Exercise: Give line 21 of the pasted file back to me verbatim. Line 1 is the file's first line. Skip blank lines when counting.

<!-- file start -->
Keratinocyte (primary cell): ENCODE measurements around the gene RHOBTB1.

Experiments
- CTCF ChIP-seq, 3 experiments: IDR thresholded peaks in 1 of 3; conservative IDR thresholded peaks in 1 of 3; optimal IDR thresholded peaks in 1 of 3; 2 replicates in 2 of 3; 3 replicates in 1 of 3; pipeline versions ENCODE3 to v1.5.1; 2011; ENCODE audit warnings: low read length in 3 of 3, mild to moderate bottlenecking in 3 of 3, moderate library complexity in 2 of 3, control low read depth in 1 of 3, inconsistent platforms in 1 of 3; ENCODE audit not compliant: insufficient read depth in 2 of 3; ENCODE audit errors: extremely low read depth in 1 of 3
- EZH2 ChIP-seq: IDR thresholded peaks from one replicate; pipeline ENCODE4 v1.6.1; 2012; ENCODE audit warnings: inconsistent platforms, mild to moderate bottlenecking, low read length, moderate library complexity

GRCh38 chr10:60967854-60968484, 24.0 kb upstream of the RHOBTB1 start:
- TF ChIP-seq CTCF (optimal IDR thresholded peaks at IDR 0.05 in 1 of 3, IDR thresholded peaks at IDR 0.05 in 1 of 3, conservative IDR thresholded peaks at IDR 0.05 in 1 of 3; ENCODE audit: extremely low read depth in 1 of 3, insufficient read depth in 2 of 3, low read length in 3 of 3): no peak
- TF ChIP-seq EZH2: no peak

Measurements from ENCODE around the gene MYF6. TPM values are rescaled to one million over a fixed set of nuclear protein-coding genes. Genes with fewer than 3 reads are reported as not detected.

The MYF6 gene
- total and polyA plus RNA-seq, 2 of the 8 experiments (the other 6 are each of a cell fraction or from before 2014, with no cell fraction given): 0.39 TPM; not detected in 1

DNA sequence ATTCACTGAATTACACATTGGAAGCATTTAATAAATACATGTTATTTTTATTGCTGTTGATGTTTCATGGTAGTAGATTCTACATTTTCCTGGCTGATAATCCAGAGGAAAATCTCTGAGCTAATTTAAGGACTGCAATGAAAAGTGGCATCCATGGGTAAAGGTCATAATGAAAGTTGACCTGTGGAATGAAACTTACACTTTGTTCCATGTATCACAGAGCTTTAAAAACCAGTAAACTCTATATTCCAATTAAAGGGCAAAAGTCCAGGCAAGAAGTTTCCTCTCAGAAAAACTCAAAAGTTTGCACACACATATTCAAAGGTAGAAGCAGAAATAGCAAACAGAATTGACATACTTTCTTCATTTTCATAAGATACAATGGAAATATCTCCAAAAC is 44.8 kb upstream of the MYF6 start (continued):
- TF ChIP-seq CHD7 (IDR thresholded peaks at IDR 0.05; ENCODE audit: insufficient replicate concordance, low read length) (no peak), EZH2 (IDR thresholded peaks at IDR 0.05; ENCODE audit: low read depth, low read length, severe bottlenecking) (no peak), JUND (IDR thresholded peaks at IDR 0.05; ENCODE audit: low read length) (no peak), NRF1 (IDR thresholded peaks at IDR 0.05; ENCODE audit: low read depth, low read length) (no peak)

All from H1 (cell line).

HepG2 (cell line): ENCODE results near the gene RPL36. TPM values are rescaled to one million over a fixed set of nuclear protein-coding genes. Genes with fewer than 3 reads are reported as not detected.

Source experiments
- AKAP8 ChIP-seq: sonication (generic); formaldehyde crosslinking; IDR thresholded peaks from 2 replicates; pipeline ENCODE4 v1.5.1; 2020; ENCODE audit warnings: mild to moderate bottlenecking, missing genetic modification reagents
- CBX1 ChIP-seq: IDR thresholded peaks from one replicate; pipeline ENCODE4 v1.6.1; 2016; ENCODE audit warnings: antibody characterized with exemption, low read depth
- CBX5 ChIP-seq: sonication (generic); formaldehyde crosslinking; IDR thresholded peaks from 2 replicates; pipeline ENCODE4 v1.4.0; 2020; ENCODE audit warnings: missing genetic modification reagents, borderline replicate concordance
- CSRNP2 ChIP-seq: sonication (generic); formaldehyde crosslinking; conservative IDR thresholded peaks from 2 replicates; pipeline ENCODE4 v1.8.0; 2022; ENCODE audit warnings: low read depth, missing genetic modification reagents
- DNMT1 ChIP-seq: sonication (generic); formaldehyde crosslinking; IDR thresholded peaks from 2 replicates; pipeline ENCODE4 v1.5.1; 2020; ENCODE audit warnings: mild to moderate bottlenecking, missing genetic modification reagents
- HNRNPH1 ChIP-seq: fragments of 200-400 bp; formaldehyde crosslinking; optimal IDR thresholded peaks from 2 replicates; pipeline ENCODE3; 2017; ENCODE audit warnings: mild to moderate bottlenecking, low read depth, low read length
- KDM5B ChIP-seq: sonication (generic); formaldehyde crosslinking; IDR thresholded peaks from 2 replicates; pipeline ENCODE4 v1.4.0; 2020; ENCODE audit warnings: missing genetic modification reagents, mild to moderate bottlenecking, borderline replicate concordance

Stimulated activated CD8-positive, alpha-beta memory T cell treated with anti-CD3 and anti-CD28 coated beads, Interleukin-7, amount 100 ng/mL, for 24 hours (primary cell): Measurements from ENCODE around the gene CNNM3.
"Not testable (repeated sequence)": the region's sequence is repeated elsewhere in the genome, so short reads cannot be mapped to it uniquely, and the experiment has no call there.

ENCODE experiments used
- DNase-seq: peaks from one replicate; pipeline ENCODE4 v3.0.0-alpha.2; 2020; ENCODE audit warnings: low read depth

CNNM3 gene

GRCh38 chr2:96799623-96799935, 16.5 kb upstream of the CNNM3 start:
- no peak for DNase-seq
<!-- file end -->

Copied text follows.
- HNRNPH1 ChIP-seq: fragments of 200-400 bp; formaldehyde crosslinking; optimal IDR thresholded peaks from 2 replicates; pipeline ENCODE3; 2017; ENCODE audit warnings: mild to moderate bottlenecking, low read depth, low read length